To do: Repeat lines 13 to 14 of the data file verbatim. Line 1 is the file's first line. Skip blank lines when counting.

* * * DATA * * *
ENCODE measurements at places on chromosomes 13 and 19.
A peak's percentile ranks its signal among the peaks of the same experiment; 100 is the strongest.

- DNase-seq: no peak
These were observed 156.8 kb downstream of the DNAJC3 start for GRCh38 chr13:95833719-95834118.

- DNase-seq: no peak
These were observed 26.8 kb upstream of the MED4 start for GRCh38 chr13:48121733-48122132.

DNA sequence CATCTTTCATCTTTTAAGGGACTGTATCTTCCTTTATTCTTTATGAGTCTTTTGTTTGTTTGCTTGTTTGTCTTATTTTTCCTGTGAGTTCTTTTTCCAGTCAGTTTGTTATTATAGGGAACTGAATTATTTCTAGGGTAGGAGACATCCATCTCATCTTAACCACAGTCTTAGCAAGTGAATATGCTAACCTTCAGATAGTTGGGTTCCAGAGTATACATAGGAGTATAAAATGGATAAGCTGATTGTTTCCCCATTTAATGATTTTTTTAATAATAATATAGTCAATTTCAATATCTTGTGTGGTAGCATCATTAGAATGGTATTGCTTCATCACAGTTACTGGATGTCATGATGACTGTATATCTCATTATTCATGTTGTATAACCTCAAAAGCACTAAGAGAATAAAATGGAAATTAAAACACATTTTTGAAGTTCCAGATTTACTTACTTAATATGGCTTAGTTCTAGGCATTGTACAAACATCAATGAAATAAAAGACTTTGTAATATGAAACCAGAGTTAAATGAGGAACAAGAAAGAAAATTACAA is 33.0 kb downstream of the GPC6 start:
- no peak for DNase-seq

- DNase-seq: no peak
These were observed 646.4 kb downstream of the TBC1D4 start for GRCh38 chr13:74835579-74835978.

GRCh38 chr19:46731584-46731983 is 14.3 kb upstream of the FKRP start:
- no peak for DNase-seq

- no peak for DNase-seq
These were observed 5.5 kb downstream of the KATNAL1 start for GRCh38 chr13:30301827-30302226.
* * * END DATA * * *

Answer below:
- no peak for DNase-seq
These were observed 5.5 kb downstream of the KATNAL1 start for GRCh38 chr13:30301827-30302226.